Louis Farrakhan Says He Doesn't Hate Jews During Speech At St. Sabina Catholic Church Following Facebook Ban

WASHINGTON, DC - NOVEMBER 16:  Nation of Islam Minister Louis Farrakhan delivers a speech and talks about U.S. President Donald Trump, at the Watergate Hotel, on November 16, 2017 in Washington, DC. This is the first time that Minister Farrakhan will speak directly to the 45th President of the United States and will address "issues of importance regarding America’s domestic challenges, her place on the world stage and her future." (Photo by Mark Wilson/Getty Images)

Louis Farrakhan Says He Doesn't Hate Jews During Speech At St. Sabina Catholic Church Following Facebook Ban

The Nation of Islam leader also said, “I’m not a misogynist. I’m not a homophobe.”

Published May 10th

During a May 9 speech at a Roman Catholic church on Chicago’s South Side, Nation of Islam leader Minister Louis Farrakhan, who was recently banned from Facebook, said he does not hate Jewish people.

Farrakhan spoke at the St. Sabina Church where he said he does not preach hate or incite violence.

Rev. Michael Pfleger invited Farrakhan to speak after he, conspiracy theorist Alex Jones, and far-right personality Milo Yiannopoulos were labeled “dangerous individuals” and banned from Facebook.

Farrakhan, who has been accused of anti-Semitism, homophobia and misogyny, said his critics have never had a real conversation with him.

“I’m not a misogynist. I’m not a homophobe,” Farrakhan insisted. “Do not be angry with me if I stand on God’s word.”

The minister also claimed his words have been unfairly categorized as anti-Semitic.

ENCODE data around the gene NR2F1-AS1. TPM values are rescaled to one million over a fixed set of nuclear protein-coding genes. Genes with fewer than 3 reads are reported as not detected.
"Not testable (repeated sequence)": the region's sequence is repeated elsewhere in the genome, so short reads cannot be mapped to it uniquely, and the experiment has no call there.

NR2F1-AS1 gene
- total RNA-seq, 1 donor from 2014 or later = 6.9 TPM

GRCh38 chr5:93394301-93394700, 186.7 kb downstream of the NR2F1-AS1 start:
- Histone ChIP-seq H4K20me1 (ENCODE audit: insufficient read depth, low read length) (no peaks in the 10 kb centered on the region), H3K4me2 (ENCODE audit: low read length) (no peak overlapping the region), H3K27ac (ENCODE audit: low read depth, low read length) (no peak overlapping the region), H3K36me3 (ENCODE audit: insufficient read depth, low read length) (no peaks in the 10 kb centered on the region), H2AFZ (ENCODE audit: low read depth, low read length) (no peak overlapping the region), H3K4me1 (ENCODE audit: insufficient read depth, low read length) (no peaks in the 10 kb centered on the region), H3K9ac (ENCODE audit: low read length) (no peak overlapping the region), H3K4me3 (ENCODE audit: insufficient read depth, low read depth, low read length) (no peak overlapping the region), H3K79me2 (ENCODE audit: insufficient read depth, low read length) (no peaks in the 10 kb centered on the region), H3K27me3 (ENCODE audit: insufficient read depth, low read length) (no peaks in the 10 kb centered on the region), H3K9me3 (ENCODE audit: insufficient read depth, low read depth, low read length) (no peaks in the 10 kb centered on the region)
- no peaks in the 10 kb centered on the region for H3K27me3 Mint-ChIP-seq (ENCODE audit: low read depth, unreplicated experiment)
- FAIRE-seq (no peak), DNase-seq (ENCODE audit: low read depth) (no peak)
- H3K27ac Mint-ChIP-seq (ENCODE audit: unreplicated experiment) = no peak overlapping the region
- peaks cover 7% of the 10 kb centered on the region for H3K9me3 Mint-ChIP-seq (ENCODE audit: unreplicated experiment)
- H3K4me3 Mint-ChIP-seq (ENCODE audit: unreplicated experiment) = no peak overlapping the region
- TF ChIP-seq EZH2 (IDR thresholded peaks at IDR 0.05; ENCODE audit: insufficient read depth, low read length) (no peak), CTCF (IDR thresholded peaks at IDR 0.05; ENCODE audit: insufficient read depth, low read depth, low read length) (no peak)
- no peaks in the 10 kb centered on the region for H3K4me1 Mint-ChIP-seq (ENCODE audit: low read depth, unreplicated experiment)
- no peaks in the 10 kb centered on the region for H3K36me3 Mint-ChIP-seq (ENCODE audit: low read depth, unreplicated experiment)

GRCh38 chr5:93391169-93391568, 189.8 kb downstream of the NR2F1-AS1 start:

1. “I’m here to separate the good Jews from the Satanic Jews,” Farrakhan said, according to the Chicago Sun-Times. “I have not said one word of hate. I do not hate Jewish people. Not one that is with me has ever committed a crime against the Jewish people, black people, white people. As long as you don’t attack us, we won’t bother you.

    “The enemy is so hateful of me,” Farrakhan added. “I have never been arrested. No drunken driving. What have I done that you hate me like that?”

    When speaking about his Facebook ban, which Farrakhan referred to as “Facebook jail,” the minister told his followers he would not let the same thing happen to them.

    “I’m not gonna let them put you in jail, what they call Facebook jail,” he said. “Some of us did not come out tonight because they did not wish to be censored.”

    “I am a hated man today — you can’t even have a picture with me,” he added.

    Although Farrakhan stood with the support of Rev. Pfleger, the Archdiocese of Chicago publicly distanced itself from Pfleger’s relationship with Farrakhan.

  2. “There is no place in American life for discriminatory rhetoric of any kind,” the archdiocese said in a statement. “At a time when hate crimes are on the rise, when religious believers are murdered in their places of worship, we cannot countenance any speech that dehumanizes persons on the basis of ethnicity, religious belief, economic status or country of origin.”

    Hours before Farrakhan was scheduled to speak, officials of the Illinois Holocaust Museum spoke out against Pfleger for “giving hatred a platform.”

    Museum president and Holocaust survivor Fritzie Fritzshall said giving people like Farrakhan “increases the threat against all of humanity,” reported the Associated Press.

Written by Rachel Herron

(Photo: Mark Wilson/Getty Images)


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